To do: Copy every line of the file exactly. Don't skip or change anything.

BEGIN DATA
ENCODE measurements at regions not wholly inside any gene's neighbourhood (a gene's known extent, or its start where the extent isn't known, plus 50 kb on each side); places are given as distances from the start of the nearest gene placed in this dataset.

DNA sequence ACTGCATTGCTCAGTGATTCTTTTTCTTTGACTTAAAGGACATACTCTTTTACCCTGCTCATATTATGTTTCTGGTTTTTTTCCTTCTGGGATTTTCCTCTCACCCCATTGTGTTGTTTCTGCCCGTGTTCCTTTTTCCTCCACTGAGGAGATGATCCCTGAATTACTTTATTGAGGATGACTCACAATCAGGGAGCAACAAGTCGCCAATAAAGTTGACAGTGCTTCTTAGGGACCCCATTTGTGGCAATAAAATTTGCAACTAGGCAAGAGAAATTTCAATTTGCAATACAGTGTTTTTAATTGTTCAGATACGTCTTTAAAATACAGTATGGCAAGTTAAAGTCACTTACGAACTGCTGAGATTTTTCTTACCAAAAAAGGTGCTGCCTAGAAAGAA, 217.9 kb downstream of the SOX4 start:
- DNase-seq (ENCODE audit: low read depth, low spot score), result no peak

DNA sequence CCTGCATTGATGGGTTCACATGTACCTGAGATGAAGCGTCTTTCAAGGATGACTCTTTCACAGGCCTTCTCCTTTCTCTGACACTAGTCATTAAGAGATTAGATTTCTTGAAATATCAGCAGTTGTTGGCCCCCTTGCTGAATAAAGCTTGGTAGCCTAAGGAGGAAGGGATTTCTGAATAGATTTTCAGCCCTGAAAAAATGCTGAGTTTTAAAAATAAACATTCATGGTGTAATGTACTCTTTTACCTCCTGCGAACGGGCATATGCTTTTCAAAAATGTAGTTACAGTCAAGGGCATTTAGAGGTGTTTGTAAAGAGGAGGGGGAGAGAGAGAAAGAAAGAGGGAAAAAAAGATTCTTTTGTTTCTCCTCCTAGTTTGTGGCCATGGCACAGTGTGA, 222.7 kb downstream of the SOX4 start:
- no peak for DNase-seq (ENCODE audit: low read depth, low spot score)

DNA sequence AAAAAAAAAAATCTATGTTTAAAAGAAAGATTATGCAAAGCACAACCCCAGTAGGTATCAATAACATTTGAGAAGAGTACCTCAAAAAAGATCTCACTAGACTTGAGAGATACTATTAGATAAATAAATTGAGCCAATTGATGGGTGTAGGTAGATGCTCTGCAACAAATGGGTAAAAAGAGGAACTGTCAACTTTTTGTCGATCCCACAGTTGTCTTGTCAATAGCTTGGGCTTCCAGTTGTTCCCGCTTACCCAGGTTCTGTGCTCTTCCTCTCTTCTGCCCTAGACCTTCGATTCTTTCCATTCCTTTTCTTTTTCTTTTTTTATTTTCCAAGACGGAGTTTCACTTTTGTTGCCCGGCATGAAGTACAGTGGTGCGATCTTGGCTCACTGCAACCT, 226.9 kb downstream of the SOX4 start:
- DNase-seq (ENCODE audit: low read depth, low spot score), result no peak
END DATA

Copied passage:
ENCODE measurements at regions not wholly inside any gene's neighbourhood (a gene's known extent, or its start where the extent isn't known, plus 50 kb on each side); places are given as distances from the start of the nearest gene placed in this dataset.

DNA sequence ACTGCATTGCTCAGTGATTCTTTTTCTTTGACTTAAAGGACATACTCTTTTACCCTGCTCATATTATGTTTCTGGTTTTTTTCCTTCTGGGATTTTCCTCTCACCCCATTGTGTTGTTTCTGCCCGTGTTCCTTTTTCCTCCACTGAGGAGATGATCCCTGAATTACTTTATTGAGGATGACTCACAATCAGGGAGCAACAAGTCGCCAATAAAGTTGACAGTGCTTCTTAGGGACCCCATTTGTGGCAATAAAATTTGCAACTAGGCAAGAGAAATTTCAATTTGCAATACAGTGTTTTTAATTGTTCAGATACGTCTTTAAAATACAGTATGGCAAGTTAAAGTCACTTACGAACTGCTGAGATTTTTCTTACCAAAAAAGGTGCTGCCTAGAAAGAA, 217.9 kb downstream of the SOX4 start:
- DNase-seq (ENCODE audit: low read depth, low spot score), result no peak

DNA sequence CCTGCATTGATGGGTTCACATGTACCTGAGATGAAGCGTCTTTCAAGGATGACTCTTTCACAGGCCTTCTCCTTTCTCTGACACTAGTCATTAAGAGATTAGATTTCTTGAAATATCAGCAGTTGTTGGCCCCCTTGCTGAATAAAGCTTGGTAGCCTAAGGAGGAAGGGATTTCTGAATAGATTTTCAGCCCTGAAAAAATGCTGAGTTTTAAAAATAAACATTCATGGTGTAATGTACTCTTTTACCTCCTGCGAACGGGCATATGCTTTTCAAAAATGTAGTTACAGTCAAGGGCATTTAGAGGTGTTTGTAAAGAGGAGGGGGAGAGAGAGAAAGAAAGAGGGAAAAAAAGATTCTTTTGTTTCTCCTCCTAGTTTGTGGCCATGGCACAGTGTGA, 222.7 kb downstream of the SOX4 start:
- no peak for DNase-seq (ENCODE audit: low read depth, low spot score)

DNA sequence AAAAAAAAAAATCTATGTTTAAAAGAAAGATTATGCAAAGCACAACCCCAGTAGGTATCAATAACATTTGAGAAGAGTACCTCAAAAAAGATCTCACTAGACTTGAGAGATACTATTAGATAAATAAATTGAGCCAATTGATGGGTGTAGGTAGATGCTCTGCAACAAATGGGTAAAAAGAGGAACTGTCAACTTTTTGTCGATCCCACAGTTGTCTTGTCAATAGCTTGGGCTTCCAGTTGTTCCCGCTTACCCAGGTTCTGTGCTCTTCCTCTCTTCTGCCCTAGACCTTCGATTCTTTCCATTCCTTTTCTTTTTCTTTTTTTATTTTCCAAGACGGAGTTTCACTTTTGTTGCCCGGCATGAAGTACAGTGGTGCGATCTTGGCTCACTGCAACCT, 226.9 kb downstream of the SOX4 start:
- DNase-seq (ENCODE audit: low read depth, low spot score), result no peak